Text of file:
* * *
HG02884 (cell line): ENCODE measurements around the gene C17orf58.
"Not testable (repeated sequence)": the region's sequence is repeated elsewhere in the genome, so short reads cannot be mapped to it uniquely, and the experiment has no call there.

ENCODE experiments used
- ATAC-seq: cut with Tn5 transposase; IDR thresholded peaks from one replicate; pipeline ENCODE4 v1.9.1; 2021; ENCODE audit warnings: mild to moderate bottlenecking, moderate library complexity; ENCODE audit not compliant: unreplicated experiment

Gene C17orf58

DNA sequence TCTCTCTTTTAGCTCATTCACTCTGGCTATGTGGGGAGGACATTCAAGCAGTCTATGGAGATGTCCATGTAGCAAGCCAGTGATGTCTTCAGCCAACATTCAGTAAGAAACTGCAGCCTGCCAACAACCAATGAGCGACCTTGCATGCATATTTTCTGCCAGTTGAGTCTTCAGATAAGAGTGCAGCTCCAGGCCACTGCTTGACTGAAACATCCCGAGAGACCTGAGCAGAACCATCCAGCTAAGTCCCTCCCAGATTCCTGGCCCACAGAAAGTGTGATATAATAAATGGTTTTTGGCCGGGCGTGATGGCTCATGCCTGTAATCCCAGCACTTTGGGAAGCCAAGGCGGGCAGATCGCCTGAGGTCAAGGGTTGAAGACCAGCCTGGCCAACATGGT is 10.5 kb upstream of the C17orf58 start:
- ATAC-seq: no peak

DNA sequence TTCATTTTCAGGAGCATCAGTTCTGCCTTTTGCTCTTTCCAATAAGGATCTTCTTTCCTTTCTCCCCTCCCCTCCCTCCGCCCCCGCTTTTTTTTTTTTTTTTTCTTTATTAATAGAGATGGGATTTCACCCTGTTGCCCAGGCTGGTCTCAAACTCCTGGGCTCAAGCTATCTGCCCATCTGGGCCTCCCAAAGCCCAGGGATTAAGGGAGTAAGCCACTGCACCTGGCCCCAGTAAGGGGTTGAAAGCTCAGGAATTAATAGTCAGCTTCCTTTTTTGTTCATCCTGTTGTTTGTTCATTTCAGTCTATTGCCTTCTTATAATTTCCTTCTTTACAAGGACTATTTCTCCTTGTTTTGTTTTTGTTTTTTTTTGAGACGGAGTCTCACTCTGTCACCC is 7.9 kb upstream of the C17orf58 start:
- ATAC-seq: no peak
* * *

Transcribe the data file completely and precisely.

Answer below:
HG02884 (cell line): ENCODE measurements around the gene C17orf58.
"Not testable (repeated sequence)": the region's sequence is repeated elsewhere in the genome, so short reads cannot be mapped to it uniquely, and the experiment has no call there.

ENCODE experiments used
- ATAC-seq: cut with Tn5 transposase; IDR thresholded peaks from one replicate; pipeline ENCODE4 v1.9.1; 2021; ENCODE audit warnings: mild to moderate bottlenecking, moderate library complexity; ENCODE audit not compliant: unreplicated experiment

Gene C17orf58

DNA sequence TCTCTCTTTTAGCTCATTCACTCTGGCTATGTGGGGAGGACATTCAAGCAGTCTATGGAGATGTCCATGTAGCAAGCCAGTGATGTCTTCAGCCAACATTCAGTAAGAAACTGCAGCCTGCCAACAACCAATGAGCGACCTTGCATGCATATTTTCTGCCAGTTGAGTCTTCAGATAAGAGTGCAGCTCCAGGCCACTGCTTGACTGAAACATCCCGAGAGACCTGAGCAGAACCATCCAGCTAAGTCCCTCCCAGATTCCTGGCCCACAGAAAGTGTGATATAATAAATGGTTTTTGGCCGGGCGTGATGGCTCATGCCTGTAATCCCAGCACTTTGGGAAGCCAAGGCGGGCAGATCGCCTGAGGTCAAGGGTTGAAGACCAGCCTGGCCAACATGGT is 10.5 kb upstream of the C17orf58 start:
- ATAC-seq: no peak

DNA sequence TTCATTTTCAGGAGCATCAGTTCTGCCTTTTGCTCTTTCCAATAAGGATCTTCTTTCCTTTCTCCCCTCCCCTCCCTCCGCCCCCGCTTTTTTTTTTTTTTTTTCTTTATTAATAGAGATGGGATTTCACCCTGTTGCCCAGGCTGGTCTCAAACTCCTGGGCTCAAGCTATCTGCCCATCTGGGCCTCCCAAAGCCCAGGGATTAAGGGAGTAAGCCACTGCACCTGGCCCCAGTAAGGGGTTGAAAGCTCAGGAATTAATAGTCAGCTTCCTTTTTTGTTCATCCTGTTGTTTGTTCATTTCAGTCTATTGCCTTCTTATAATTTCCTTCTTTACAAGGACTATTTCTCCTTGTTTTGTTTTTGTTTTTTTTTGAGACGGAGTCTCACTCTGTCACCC is 7.9 kb upstream of the C17orf58 start:
- ATAC-seq: no peak